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Idaho research wants to help keep crops standing tall

September 22, 2018

FILE--In this June 22, 2009, file photo, soft white winter wheat is shown turning from the green color of growth, to the brown color of harvest in a field near Mann Lake in Lewiston, Idaho. There are nearly 7.5 billion people on Earth and more are being born every second. In order to feed all of us, researchers at University of Idaho are looking at ways to keep our existing crops upright. (Barry Kough/Lewiston Tribune via AP, file)

BOISE, Idaho (AP) — There are nearly 7.5 billion people on Earth and more are being born every second. In order to feed all of us, researchers at University of Idaho are looking at ways to keep our existing crops upright.

When Daniel Robertson was a kid growing up in Columbia, South Carolina, he got chased off by farmers once or twice for playing in their fields.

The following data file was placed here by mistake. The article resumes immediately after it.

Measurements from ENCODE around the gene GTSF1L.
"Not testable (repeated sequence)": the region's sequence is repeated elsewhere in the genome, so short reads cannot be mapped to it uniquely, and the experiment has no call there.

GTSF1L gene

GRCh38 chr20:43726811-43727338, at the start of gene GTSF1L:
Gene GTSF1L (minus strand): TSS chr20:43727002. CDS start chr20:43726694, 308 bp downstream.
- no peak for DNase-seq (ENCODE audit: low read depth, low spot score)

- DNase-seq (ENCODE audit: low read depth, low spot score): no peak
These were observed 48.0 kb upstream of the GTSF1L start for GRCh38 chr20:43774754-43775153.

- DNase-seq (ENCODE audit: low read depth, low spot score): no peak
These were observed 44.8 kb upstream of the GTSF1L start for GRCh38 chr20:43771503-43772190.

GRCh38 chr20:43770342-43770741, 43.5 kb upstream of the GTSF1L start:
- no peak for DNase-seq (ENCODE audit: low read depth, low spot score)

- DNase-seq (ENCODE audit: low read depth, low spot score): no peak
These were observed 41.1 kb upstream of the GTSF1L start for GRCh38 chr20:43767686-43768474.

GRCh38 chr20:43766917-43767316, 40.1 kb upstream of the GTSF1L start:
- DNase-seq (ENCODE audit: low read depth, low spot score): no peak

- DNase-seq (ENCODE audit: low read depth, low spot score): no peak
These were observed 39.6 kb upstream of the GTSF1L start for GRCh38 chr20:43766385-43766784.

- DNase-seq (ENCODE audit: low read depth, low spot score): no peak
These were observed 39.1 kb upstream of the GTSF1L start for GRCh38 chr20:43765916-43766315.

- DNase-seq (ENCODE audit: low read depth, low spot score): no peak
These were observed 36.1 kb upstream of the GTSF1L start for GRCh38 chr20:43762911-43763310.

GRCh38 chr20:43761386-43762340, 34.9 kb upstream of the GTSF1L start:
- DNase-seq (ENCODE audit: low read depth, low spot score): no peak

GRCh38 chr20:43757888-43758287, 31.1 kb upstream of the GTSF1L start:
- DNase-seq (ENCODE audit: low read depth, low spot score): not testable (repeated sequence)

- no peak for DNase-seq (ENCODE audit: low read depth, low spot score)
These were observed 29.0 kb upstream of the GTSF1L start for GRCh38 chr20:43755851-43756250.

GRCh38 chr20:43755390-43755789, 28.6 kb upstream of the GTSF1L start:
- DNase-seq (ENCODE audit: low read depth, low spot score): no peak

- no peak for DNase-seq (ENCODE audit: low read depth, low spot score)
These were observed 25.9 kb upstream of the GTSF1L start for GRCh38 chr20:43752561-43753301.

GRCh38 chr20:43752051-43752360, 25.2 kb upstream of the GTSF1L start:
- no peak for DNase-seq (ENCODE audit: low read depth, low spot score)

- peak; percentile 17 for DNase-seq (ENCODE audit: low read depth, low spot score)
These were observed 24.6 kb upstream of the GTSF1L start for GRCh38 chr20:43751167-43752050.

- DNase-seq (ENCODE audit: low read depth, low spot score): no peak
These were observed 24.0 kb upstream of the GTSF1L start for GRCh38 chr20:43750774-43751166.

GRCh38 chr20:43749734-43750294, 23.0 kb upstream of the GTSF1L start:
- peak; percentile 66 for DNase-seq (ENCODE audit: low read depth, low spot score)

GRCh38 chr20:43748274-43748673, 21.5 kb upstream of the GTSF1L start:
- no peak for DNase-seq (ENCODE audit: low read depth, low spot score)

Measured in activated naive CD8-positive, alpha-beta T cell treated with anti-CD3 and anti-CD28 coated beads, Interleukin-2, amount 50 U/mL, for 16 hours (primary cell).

“We’d go out there and we’d make little forts and the stalks had fallen down. We’d kind of cut them and make little doorways to come into our fort,” Robertson says.

But it wasn’t until he was an adult when he realized that the fallen corn he and his friends used to hide in cost these farmers a lot of money.

As a mechanical engineering professor at University of Idaho, Robertson now studies what’s called stalk lodging. New varieties have beefed up how much each plant can produce, but that made them top heavy.

“The grain has gotten so heavy that the wind just blows them over and knocks them down and then the grain falls to the ground and rots,” he says.

Between 5 and 25 percent of corn, rice and wheat crops are lost worldwide due to stalk lodging, according to Robertson. If someone could reduce the amount of corn that topples over by just 1 percent, he notes that would put an extra $2 billion into farmers’ pockets.

Robertson and his team at U of I, University of Kentucky and Clemson University will target certain plant traits that keep them upright and encourage breeders to adopt them in future varieties.

To help find these traits, he takes a CT scan of a plant and uses his mechanical engineering background to find its weakpoints and strengths. These researchers have also developed tools that farmers can use in their fields to pinpoint their weaker crops.

The National Science Foundation awarded the group a $6 million grant to study the issue for the next four years.

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